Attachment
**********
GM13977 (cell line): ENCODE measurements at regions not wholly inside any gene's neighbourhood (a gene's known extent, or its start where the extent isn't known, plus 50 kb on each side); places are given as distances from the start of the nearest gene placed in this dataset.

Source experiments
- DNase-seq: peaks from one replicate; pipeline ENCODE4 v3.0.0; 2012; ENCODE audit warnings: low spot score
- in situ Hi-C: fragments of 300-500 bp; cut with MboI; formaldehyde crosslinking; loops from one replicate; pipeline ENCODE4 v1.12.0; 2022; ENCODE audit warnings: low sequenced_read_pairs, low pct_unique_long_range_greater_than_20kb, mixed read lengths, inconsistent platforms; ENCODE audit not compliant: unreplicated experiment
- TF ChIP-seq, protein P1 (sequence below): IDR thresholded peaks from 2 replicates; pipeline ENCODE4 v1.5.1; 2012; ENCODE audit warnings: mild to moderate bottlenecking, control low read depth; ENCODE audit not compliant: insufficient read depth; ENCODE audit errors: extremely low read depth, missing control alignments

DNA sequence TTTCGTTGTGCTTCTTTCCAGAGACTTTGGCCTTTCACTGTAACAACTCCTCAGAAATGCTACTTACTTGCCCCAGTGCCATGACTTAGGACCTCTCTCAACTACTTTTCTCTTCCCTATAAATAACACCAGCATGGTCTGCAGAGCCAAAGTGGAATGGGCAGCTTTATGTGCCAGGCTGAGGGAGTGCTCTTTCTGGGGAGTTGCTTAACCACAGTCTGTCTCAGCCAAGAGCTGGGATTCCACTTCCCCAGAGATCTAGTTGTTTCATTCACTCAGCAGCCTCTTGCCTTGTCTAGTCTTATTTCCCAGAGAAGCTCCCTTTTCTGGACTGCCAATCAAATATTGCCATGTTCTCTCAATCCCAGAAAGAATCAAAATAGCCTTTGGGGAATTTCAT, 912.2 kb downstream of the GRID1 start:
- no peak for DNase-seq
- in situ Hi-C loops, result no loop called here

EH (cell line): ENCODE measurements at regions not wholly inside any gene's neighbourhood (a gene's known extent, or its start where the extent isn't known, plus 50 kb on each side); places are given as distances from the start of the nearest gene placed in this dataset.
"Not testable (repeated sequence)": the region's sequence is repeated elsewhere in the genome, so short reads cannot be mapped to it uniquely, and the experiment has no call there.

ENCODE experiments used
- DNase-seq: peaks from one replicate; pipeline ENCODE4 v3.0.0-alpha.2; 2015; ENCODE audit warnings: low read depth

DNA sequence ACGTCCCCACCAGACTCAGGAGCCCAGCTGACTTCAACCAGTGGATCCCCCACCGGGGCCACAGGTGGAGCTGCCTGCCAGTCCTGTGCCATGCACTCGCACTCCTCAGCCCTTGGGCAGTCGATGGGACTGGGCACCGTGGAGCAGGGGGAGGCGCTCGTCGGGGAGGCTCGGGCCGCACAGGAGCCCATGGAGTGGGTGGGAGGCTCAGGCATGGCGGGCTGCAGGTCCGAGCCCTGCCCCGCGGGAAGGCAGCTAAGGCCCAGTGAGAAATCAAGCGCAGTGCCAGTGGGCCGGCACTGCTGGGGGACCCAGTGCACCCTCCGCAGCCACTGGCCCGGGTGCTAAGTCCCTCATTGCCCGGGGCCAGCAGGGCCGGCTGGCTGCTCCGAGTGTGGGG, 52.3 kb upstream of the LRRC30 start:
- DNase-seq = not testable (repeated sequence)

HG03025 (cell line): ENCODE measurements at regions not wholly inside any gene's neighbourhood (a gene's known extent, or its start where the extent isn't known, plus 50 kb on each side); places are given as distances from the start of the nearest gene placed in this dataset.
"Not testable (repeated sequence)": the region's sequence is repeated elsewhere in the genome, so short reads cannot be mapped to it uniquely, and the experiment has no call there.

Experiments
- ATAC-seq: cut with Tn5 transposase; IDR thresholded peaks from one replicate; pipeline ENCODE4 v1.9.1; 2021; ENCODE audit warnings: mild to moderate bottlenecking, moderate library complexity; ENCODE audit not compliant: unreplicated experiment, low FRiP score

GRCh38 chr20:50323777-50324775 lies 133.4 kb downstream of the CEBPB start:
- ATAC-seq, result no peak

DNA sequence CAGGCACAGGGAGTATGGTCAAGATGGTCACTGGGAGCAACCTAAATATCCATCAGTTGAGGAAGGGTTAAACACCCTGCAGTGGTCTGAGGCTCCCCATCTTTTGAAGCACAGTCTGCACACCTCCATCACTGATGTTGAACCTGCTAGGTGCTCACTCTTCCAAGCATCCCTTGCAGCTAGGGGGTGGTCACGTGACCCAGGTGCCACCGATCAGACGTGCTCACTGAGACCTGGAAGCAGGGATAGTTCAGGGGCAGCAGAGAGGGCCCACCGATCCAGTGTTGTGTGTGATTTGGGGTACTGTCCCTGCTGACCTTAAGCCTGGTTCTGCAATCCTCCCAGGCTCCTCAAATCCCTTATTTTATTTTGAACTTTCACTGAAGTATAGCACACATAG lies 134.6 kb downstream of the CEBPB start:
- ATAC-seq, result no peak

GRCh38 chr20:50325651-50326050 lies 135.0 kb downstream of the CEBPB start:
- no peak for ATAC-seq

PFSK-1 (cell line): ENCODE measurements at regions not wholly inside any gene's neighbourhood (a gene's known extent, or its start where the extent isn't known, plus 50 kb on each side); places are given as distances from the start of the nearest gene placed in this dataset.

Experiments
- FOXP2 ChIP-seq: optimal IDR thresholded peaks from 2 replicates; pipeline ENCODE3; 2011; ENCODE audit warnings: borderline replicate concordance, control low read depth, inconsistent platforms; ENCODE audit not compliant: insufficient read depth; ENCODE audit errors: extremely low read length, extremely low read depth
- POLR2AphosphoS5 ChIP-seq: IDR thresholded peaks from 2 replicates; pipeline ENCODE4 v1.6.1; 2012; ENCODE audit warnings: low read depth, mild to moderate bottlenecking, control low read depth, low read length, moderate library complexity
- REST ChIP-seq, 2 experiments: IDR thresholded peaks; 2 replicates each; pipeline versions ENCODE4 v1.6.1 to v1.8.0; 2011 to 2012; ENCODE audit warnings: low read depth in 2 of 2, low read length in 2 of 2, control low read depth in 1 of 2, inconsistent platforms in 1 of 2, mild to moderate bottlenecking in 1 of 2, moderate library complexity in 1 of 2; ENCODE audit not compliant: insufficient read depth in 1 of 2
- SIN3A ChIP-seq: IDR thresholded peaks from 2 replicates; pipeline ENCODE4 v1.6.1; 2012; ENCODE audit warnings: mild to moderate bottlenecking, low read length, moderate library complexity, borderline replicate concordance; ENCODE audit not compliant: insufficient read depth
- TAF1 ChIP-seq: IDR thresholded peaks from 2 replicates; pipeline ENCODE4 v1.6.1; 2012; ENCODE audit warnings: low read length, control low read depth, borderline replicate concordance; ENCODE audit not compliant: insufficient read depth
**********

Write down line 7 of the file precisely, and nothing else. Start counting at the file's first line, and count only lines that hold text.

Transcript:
- no peak for DNase-seq